Boulder Total Return's 20% Discount To NAV Makes It A CEF Worth Holding

| About: Boulder Growth (BIF)

Boulder Total Return Fund is traded on the New York Stock Exchange under the symbol BTF. It is part of a group of closed end funds that are managed and controlled by the Horejsi family, which owns 42.15% of the outstanding shares. I am fine investing side by side with managers who also invest in their own funds.

As of February 19, 2013, BTF was selling at a 20.61% discount from net asset value. This is within the range of its discount. It usually sells at a substantial discount from net asset value. The discount can be attributed to the following facts:

1. This is not a balanced portfolio but in fact an opportunistic fund with the bulk of its assets invested in Berkshire Hathaway (NYSE:BRK.A) (NYSE:BRK.B);

2. There is very substantial unrealized appreciation, which if realized can result in substantial capital gains liability; and

3. As one group of shareholders own almost half the stock, it is an inactively traded security offering liquidity issues to any other substantial shareholder.

As of November 30, 2012, the five largest holdings of BTF were as follows:

Berkshire Hathaway 37.6%
Yum! Brands 18.0%
Wal Mart 8.0%
Johnson & Johnson 4.3%
JP Morgan Chase 4.2%

As of November 20, 2012, BTF had gross assets of $350,117,353 of which $68,041,706 with taxable auction market preferred stock. Short term investments were 0.2% of the portfolio.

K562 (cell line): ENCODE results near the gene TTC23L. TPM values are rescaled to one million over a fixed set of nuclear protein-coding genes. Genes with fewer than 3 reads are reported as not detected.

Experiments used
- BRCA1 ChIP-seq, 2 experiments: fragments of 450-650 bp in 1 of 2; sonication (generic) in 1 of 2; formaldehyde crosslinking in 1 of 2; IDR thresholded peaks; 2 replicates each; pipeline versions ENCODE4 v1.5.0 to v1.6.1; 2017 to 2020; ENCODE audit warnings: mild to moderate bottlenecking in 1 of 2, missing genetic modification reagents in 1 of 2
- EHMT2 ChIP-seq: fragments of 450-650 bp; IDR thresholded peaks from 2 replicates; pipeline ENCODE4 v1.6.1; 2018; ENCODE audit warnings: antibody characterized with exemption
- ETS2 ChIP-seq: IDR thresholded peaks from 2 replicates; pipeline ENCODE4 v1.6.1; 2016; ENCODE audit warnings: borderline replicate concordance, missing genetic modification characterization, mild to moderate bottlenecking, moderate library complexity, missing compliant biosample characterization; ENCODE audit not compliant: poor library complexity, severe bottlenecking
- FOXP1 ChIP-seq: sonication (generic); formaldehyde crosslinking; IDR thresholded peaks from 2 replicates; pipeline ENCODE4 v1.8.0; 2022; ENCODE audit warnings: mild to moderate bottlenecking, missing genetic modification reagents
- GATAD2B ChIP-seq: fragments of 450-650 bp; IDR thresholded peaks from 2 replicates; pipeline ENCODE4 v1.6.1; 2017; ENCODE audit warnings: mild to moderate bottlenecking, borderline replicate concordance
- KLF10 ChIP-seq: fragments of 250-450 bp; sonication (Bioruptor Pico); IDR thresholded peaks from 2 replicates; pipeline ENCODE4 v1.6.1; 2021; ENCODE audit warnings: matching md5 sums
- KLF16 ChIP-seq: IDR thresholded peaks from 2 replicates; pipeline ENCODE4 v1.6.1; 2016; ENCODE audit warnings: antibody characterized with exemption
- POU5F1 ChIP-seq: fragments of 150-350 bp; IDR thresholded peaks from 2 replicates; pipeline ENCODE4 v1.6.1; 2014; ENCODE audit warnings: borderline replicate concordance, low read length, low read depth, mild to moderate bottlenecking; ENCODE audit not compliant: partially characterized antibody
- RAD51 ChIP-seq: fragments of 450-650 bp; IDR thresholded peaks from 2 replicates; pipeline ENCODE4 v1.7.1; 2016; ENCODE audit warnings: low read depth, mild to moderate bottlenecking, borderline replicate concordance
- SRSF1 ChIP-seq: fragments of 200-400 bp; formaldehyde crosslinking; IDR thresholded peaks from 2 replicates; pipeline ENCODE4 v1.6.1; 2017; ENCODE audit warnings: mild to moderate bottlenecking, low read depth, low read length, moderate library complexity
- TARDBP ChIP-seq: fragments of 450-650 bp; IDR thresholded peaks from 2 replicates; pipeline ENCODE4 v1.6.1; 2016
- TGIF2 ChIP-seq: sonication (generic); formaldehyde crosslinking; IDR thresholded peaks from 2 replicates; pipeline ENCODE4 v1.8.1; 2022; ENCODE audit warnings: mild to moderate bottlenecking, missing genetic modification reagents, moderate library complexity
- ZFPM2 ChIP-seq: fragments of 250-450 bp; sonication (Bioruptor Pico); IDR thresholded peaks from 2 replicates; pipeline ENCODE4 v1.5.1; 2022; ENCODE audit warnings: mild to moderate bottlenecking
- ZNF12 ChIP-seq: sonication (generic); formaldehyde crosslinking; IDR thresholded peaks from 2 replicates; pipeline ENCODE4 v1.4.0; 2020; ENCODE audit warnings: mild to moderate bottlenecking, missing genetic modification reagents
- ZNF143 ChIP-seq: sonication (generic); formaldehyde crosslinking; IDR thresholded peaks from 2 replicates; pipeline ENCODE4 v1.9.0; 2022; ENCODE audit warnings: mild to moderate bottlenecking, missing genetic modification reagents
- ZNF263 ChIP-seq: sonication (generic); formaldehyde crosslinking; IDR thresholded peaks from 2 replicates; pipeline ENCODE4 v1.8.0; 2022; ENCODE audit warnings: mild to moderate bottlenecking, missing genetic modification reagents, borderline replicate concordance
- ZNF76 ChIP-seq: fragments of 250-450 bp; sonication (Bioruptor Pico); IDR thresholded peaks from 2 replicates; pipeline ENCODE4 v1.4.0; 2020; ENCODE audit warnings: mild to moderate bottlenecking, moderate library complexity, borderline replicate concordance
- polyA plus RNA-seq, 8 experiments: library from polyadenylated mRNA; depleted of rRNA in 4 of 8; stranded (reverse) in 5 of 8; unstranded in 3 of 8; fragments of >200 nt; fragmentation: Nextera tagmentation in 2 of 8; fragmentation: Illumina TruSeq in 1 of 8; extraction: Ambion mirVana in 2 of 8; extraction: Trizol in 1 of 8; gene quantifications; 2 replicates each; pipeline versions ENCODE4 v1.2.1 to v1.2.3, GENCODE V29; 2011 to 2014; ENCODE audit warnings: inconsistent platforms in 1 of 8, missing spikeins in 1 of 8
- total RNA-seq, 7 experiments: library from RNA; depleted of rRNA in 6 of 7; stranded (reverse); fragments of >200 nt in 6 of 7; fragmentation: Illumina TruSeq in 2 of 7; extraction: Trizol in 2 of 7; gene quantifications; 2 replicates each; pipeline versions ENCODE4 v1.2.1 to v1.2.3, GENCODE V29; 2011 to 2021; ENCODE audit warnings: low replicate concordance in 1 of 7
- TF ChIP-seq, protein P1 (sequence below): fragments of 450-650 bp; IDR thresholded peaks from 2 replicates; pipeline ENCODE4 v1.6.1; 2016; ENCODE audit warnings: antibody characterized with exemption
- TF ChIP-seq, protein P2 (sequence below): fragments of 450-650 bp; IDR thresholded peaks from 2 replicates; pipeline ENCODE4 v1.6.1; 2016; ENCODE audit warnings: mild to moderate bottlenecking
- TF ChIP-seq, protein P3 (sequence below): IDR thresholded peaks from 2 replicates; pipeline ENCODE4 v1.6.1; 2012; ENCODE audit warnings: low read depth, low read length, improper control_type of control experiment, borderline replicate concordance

The potential tax liability, which is very substantial, consists of the following:

Undistributed ordinary Income

$ 199,828

Accumulated Capital Losses (12,381,094)
Unrealized Appreciation 171,012,906
Timing Differences (108,837)
Total: 158,722,803

Although BTF has started waiving part of its fees, expenses have been a little on the high side and because of the leverage, there is little net income. Turnover has been extremely low. I will show five years' figures excluding the waiver, which are as follows:

Operating Expenses Income Portfolio Turnover
2012 2.03% (0.41%) 10%
2011 2.12 0.18 03
2010 2.19 0.13 06
2009 2.53 0.22 12
2008 2.22 (0.70) 06

BTF isn't very suitable to those investors seeking to invest in one fund for a balanced portfolio. This is anything but a balanced portfolio. BTF makes large bets on companies they like. These companies seem to be fairly conservative large cap liquid companies.

BTF is also a cheap way to invest in Berkshire Hathaway. The fund has obviously made long term investments in quality companies and its substantial accumulated capital gains may not be realized for many years to come. BTF is a worthwhile investment if included in a basket of other funds. I have written about BTF previously. I continue to like this fund.

Disclosure: I am long BTF. I wrote this article myself, and it expresses my own opinions. I am not receiving compensation for it (other than from Seeking Alpha). I have no business relationship with any company whose stock is mentioned in this article.

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